Pilot trials may improve the quality of full-scale trials: a meta-research study

Xiangji Ying, Stephan Ehrhardt

Research output: Contribution to journalArticlepeer-review


Objectives: Evidence on the value of pilot trials for subsequent trial's quality is scarce. This study aims to determine if a pilot trial improves the quality of the full-scale trial. Study Design and Setting: We searched PubMed for pilot trials and their subsequent full-scale trials. The meta-analysis of the full-scale trials was used to identify other full-scale trials on the same research topic but without a pilot trial. Markers of trial quality included publication outcomes and Cochrane Risk of Bias (RoB) assessment. Results: Fifty-eight full-scale trials with a pilot trial and 151 full-scale trials without were identified from 47 meta-analyses. Trials with a pilot trial were published 0.9 years sooner (mean ± standard deviation: 1.7 ± 1.0 vs. 2.6 ± 2.0, P = 0.005) and in peer-reviewed journals with higher impact factors (60.9 ± 75.0 vs. 24.8 ± 50.3, P < 0.001). A pilot trial's presence was associated with lower risk of bias in full-scale trial random sequence generation (OR [95% CI]: 4.05 [1.27–12.91]), allocation concealment (2.89 [1.07–7.83]), and participants/researchers masking (4.31 [1.37–13.50]), but not outcome assessment masking (1.03 [0.49–2.18]), incomplete outcome data (1.27 [0.47–3.42]), and selective reporting (1.23 [0.44–3.46]). Conclusion: Conducting a pilot trial may enhance the quality of the subsequent full-scale trial.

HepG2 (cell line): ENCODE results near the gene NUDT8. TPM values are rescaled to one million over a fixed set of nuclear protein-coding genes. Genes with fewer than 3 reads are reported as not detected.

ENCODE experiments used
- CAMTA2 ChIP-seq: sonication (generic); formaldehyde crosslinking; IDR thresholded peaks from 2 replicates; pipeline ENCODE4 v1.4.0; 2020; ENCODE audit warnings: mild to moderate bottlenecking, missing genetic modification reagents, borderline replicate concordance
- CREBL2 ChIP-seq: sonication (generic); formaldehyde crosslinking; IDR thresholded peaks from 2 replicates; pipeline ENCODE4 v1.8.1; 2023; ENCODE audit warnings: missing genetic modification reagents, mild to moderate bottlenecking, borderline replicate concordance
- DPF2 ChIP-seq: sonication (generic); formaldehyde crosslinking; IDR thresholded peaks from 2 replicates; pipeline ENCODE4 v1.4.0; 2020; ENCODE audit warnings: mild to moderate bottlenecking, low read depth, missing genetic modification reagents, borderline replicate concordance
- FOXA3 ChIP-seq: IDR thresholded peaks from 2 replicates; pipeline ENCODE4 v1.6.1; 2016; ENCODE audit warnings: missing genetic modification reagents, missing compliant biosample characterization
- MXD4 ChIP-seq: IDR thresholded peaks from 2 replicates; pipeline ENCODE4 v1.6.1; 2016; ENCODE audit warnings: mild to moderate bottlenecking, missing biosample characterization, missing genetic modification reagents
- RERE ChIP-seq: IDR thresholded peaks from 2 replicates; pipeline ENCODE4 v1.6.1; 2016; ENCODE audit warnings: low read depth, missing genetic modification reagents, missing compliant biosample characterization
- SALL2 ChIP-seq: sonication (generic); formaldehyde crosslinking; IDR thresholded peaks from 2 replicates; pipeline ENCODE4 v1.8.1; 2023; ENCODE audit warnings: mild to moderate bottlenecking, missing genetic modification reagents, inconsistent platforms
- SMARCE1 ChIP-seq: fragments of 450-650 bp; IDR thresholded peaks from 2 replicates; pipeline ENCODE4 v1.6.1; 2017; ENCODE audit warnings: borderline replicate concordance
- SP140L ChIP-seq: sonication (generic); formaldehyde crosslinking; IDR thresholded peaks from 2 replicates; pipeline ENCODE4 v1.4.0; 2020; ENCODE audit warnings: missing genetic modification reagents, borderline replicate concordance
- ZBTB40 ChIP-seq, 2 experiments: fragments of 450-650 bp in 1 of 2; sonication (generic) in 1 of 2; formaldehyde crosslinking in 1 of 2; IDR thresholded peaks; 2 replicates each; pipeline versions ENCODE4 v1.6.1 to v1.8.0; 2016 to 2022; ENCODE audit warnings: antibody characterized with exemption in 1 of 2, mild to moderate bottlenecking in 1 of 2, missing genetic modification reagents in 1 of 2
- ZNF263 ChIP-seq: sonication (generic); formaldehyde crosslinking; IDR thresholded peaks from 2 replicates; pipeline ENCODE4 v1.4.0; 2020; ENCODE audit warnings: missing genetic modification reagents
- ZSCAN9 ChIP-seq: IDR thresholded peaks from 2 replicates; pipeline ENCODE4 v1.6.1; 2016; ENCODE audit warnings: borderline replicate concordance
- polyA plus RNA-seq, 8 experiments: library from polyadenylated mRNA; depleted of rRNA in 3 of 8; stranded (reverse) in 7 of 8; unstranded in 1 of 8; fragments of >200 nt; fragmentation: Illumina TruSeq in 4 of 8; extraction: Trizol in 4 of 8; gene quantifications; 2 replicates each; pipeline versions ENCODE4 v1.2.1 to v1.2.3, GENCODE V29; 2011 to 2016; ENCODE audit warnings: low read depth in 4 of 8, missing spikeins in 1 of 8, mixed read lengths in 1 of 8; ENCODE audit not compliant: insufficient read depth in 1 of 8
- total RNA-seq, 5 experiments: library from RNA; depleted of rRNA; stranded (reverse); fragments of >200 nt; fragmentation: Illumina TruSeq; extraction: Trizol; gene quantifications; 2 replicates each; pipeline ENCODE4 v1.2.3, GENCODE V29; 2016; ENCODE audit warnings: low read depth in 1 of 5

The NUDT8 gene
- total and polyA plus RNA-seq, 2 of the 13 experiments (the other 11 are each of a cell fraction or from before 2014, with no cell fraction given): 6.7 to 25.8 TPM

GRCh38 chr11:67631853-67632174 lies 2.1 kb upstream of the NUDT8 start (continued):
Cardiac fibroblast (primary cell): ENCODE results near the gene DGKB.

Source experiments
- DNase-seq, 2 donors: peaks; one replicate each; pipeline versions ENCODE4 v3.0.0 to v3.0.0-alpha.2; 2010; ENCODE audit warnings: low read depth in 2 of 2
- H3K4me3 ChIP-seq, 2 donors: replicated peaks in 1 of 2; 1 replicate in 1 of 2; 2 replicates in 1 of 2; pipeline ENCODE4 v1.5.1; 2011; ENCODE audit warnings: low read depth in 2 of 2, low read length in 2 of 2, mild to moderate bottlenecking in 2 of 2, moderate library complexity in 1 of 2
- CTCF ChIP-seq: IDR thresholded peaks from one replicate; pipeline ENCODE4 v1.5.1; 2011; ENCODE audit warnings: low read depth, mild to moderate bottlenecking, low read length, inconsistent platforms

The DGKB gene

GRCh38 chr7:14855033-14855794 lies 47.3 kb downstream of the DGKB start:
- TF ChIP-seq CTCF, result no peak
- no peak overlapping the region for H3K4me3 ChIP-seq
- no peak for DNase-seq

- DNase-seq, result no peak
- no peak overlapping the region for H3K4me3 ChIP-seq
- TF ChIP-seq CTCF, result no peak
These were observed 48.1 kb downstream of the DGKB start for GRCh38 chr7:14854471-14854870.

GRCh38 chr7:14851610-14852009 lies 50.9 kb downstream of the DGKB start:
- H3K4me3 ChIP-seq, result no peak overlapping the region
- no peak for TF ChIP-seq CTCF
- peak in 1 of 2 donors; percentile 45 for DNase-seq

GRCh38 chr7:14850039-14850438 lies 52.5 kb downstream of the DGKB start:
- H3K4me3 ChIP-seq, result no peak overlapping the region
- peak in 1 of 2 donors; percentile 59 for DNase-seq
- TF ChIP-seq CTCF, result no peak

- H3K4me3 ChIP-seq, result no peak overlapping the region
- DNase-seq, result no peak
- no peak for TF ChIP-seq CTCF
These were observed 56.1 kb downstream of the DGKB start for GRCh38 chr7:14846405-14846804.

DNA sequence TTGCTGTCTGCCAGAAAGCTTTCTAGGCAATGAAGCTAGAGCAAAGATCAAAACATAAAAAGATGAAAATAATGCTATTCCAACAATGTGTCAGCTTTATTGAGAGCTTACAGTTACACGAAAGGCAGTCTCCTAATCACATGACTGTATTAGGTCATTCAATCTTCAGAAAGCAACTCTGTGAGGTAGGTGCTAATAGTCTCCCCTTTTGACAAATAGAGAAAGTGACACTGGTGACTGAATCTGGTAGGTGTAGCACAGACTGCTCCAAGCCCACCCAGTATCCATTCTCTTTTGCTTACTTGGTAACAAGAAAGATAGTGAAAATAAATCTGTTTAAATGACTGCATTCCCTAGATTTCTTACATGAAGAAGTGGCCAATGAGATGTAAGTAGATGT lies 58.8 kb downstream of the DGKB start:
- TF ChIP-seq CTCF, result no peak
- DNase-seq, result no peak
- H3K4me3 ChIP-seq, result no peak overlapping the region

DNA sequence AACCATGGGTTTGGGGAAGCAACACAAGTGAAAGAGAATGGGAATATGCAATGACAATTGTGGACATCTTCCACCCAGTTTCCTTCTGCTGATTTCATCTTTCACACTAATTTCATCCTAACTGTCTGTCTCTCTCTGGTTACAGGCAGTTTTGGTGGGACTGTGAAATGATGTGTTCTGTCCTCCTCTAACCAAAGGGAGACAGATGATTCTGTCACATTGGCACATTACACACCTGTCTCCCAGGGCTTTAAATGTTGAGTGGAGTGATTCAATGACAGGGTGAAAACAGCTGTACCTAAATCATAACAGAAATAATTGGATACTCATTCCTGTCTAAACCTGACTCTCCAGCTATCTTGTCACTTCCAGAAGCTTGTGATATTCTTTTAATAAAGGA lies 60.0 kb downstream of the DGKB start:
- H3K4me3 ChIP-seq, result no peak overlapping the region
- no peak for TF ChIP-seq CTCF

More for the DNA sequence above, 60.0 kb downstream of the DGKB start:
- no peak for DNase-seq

Original languageEnglish (US)
Pages (from-to)117-125
Number of pages9
JournalJournal of Clinical Epidemiology
StatePublished - Aug 2023


  • Cochrane risk of bias assessment
  • Full-scale trial
  • Meta-research
  • Pilot trial
  • Randomized controlled trial
  • Trial quality

ASJC Scopus subject areas

  • Epidemiology


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